City angry over Hester ousting

Tim Wallace
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CITY analysts rallied round ousted RBS chief Stephen Hester yesterday, condemning George Osborne for forcing a damaging and expensive new strategy on the bank.

Hester has led the bank’s recovery since 2008 but was pushed out this week, following months of increasing pressure from the Treasury.

He will leave in around six months when a replacement is found.

The bank’s share price plunged eight per cent when markets opened after the announcement, before recovering partly to close down 3.26 per cent.

“This smashes any lingering pretence RBS is being run on an arm’s length basis,” said Nic Clarke from Charles Stanley. “This is a damaging development. Hester is very well respected by the City and has executed the gigantic task of de-risking RBS’ balance sheet with dexterity.”

Investec’s Ian Gordon said Osborne’s meddling makes it less likely the taxpayer will get its money back.

“The UK government has repeatedly made a bad situation worse. It overpaid for its stake, it has imposed moving goalposts in terms of the regulatory framework, triggering five years of costly rolling restructuring,” Gordon said. “Inconsistency and mismanagement has hurt shareholder value. As an 81 per cent shareholder, the government reaps what it sows.”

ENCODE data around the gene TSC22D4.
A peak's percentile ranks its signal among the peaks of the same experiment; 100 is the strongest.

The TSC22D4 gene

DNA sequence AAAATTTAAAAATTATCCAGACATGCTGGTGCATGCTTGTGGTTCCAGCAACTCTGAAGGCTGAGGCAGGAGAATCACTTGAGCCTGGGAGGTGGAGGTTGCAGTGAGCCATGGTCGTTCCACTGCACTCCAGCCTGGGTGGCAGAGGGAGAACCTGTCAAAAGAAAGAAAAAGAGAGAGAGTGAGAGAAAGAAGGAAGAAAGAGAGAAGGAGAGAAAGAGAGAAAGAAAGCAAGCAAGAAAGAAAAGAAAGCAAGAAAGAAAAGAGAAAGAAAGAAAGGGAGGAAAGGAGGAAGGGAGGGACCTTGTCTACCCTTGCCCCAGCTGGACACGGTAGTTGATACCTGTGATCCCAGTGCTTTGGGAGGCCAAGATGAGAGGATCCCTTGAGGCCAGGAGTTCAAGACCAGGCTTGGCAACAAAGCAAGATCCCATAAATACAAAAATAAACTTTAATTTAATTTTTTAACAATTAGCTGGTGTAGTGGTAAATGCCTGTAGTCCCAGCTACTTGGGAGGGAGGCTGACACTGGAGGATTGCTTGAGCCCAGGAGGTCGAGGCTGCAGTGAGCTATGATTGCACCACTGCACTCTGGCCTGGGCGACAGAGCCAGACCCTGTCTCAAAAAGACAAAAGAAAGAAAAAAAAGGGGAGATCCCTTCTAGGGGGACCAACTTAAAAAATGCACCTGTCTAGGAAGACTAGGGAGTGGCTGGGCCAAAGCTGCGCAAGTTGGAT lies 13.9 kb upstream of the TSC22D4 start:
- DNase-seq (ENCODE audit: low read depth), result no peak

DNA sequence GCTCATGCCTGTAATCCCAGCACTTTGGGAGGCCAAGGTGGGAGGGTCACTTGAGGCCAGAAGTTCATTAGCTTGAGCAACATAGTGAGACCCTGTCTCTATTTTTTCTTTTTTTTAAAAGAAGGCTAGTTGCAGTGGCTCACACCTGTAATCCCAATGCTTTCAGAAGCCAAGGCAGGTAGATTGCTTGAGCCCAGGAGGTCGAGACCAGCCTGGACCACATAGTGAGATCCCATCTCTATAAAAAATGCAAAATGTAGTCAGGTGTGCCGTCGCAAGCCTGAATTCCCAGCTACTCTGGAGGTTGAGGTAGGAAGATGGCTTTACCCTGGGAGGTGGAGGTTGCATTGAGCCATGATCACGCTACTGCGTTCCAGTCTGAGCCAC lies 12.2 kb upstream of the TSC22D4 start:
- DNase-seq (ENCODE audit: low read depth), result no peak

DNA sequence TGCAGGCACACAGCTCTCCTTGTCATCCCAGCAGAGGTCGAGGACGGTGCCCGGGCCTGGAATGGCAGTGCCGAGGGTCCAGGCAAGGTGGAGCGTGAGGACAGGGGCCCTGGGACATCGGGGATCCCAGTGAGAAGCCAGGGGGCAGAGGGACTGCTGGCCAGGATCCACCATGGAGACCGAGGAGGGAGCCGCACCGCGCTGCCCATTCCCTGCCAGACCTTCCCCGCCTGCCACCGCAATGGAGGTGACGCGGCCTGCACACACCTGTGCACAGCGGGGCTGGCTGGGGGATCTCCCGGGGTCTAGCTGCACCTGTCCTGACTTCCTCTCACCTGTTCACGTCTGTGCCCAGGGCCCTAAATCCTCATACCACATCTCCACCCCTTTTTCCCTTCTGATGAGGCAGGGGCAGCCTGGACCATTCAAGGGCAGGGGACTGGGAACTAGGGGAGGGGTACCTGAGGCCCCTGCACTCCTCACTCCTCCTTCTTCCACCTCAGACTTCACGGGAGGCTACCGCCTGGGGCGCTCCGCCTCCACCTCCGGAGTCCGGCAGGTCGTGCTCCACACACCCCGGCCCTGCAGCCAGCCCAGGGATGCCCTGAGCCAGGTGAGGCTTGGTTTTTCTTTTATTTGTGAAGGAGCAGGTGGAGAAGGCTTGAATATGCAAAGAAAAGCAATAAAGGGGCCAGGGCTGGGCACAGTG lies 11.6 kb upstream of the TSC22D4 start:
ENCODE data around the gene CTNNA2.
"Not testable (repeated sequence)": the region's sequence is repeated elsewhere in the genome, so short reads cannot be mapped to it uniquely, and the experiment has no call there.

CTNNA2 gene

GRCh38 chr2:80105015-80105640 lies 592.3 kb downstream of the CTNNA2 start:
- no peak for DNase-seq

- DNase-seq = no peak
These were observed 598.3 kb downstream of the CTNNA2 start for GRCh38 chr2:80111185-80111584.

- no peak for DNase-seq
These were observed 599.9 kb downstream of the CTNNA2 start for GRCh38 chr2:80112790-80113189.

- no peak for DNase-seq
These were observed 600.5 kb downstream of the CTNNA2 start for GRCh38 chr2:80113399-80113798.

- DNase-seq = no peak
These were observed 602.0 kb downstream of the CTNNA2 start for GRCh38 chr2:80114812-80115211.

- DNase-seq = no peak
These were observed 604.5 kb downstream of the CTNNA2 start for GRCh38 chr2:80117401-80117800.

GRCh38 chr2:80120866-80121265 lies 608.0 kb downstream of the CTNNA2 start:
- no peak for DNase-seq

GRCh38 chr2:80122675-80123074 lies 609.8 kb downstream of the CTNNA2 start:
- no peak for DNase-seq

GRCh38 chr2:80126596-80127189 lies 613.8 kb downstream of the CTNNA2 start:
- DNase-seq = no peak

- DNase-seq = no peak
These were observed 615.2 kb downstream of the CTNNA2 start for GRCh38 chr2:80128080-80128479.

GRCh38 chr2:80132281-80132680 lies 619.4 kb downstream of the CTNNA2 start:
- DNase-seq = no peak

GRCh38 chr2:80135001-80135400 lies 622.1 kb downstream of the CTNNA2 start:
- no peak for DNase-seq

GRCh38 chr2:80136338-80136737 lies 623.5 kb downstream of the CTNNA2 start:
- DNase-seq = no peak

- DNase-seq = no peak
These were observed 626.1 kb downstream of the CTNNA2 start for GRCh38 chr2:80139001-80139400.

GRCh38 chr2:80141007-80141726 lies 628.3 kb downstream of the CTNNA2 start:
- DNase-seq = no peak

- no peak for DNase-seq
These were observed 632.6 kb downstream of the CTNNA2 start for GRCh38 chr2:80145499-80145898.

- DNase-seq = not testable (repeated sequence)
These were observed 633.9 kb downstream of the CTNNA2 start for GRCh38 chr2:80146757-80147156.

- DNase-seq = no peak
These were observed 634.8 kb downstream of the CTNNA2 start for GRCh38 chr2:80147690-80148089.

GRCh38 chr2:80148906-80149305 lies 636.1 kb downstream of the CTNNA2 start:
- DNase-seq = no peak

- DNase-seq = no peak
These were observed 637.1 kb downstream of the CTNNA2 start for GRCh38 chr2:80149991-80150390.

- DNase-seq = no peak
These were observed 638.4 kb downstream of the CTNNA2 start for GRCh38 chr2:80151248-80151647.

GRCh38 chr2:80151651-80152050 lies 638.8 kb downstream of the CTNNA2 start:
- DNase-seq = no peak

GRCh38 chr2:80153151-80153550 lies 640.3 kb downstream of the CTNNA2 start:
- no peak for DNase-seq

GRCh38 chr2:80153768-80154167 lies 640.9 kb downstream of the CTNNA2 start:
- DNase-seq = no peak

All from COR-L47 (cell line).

And the treatment of Hester means it will be hard to find a successor.

“The replacement will need to be thick skinned. After Fred took the biscuit, Stephen should take the title – good luck Sir,” said Accendo Markets’ Mike van Dulken. “He’s left RBS in a far better state than he received it.”

Treasury minister Sajid Javid told MPs yesterday it is time to prepare for privatisation, and paid tribute: “Stephen Hester has made an important contribution to Britain’s recovery from the financial crisis and I am sure MPs would like to join me in congratulating him in all he has achieved.”

Chairman Sir Philip Hampton hinted he may go when the next chief settles in, possibly as soon as 2014.

“When we have a new CEO, other aspects of board succession will be addressed,” he told Bloomberg. “Chairmen normally do five, six, or seven years. That’s a normal lifespan.”

RBS has appointed headhunters MWM Consulting to find the new CEO. According to an internal list seen by Sky News, Lloyds’ deputy chair David Roberts is a favoured choice.